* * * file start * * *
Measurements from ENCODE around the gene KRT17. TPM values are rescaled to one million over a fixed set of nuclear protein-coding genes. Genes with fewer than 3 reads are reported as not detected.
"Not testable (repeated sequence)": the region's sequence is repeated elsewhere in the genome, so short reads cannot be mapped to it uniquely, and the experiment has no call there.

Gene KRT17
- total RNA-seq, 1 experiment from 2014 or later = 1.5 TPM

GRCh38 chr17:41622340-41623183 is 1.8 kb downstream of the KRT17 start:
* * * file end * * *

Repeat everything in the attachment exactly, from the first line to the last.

Measurements from ENCODE around the gene KRT17. TPM values are rescaled to one million over a fixed set of nuclear protein-coding genes. Genes with fewer than 3 reads are reported as not detected.
"Not testable (repeated sequence)": the region's sequence is repeated elsewhere in the genome, so short reads cannot be mapped to it uniquely, and the experiment has no call there.

Gene KRT17
- total RNA-seq, 1 experiment from 2014 or later = 1.5 TPM

GRCh38 chr17:41622340-41623183 is 1.8 kb downstream of the KRT17 start: